What Are the Differences Between JPEG, TIFF, and RAW?

Learn When to Use Each Type Photo File Format

Tips for shooting in RAW, TIFF, and JPEG
One of the best reasons to shoot in RAW is to allow you to edit your photos more easily later, including adjusting the white balance. Buena Vista Images / Getty Images

Q: What are the differences between JPEG, TIFF, and RAW photo file formats?

JPEG, TIFF, and RAW are photo file formats that nearly all DSLR cameras can use. Beginning cameras typically only offer JPEG file formats. Some DSLR cameras and shoot in JPEG and RAW simultaneously. And while you won't find a lot of cameras that offer TIFF photography, some advanced cameras do offer this precise image format.

Continue reading to learn more about each type of photo file format.

JPEG

JPEG uses a compression format to remove some pixels that the compression algorithm deems unimportant, thereby saving some storage space. The compression will take place in areas of the photo where the colors of the pixels repeat, such as in a photo that shows a lot of blue sky. The firmware or software inside the camera will compute the compression level at the time the camera saves the photo, so the reduced storage space occurs immediately, saving space on the memory card. 

Most photographers will work in JPEG the majority of the time, as JPEG is the standard image format in digital cameras, especially inexpensive point and shoot cameras. Smartphone cameras also record in JPEG format the majority of the time. More advanced cameras, such as DSLR cameras, also shoot in JPEG a lot of the time. If you're planning to share photos across social media, making use of JPEG is smart, as it's easier to send the smaller files through social media.

RAW

RAW is close to film-quality, requiring a lot of storage space. The digital camera does not compress or process a RAW file in any way. Some people refer to RAW format as a "digital negative" because it doesn't change anything about the file when storing it. Depending on your camera manufacturer, the RAW format may be called something else, such as NEF or DNG.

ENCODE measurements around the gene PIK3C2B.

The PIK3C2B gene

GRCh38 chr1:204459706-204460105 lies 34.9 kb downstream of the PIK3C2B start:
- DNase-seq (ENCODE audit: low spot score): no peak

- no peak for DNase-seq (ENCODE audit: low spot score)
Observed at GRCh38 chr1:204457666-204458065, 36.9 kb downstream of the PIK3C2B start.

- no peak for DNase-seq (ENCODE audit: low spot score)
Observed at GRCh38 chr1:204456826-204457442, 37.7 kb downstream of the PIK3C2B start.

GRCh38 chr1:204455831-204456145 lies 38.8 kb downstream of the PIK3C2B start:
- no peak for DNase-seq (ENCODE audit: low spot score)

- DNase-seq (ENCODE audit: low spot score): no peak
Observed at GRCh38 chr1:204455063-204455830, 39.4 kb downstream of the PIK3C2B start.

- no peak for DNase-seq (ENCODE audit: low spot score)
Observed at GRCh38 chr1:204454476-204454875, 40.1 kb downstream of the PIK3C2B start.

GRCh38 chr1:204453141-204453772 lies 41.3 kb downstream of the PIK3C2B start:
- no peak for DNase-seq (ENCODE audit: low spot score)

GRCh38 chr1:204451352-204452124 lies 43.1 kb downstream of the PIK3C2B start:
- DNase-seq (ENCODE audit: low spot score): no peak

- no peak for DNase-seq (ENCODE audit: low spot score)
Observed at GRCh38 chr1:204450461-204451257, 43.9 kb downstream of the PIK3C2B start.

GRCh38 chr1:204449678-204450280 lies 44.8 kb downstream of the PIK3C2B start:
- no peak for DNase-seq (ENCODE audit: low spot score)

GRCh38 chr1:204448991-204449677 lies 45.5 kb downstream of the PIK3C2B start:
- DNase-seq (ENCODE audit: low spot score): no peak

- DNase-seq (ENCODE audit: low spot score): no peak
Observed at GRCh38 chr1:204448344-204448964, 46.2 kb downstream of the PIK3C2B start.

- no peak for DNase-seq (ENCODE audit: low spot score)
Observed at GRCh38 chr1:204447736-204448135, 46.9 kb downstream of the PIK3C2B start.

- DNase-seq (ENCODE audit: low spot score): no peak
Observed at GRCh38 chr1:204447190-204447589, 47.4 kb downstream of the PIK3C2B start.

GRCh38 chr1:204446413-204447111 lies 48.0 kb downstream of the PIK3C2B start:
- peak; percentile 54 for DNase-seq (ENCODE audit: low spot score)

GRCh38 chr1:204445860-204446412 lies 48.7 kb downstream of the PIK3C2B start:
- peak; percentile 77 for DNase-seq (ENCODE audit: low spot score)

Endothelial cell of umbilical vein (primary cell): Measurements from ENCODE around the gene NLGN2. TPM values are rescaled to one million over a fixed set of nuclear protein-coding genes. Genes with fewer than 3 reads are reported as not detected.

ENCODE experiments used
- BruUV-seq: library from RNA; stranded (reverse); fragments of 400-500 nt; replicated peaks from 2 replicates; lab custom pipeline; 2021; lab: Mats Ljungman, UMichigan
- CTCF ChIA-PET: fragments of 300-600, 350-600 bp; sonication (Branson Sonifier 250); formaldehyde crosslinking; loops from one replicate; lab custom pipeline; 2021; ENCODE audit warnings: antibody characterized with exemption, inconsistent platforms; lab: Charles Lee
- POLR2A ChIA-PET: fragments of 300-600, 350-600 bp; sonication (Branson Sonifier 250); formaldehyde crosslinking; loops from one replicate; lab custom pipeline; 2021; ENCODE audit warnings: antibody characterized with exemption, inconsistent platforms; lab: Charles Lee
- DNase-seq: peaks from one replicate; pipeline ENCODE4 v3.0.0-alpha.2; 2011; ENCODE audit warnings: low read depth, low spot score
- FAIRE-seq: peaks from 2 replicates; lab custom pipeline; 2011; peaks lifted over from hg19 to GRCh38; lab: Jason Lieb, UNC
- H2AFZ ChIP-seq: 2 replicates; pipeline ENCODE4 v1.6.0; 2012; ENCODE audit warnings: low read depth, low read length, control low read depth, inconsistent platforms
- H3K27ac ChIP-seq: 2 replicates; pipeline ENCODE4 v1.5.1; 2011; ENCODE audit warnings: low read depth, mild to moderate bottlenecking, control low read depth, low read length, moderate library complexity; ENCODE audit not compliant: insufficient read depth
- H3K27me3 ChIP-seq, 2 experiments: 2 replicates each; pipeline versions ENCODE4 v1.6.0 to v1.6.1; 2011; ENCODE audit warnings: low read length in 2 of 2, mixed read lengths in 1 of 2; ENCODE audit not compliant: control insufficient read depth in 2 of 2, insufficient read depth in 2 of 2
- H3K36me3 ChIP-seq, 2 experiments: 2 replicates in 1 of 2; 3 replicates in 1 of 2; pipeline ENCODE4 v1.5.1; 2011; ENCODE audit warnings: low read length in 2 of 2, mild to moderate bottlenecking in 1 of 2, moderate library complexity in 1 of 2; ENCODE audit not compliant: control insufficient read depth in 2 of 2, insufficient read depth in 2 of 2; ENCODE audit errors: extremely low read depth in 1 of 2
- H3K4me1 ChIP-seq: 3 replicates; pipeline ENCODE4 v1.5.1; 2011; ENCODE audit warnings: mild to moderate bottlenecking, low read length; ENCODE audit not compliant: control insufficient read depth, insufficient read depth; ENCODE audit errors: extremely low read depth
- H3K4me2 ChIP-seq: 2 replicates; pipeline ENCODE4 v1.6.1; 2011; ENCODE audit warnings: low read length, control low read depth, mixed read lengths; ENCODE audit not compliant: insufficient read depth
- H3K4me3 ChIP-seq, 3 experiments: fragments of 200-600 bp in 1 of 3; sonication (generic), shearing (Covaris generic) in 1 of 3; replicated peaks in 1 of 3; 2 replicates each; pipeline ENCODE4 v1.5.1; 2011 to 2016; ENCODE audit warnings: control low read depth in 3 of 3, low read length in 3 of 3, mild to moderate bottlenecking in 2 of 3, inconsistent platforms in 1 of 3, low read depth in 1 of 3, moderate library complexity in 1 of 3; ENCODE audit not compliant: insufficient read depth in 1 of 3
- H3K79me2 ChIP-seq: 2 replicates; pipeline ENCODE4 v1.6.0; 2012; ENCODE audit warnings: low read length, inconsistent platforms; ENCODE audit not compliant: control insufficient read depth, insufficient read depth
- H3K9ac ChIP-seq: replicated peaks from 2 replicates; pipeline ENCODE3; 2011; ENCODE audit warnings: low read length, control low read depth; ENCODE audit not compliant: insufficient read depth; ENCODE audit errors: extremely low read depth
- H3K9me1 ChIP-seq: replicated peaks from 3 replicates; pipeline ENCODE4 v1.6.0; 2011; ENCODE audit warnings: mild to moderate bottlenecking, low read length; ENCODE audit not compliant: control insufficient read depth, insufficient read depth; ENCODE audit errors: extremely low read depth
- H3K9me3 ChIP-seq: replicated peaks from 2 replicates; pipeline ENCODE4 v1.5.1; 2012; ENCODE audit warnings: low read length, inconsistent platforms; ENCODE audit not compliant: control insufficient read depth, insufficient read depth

All of these formats are very similar, even though they use different image formats.

Few beginner-level cameras allow RAW format file storage. Some professional and advanced photographers like RAW because they can perform their own editing on the digital photograph without having to worry about what elements of the photo the compression program will remove, such as with JPEG. For example, you can change the white balance of a photo shot in RAW using image editing software. Some smartphone cameras are starting to offer RAW image formats along with JPEG.

One disadvantage to shooting in RAW is the large amount of storage space required, which will fill your memory card quickly. Another issue you may encounter with RAW is that you cannot open it with certain types of image editing or viewing software. For example, Microsoft Paint cannot open RAW files. Most stand alone image editing programs can open RAW files.

TIFF

TIFF is a compression format that does not lose any information about the photo's data, either. TIFF files are much larger in data size than JPEG or RAW files. TIFF is a more common format in graphics publishing or medical imaging than it is with digital photography, although there are instances where professional photographers may have a project where a TIFF file format is required.

Very few cameras have the ability to record in TIFF.

How to Use JPEG, RAW, and TIFF

Unless you're a professional photographer who is going to make huge prints, a high-quality JPEG setting is probably going to meet your needs for photo data. TIFF and RAW are overkill for many photographers, unless you have a specific reason for shooting in TIFF or RAW, such as the need for precise image editing.

Find more answers to common camera questions on the camera FAQ page.

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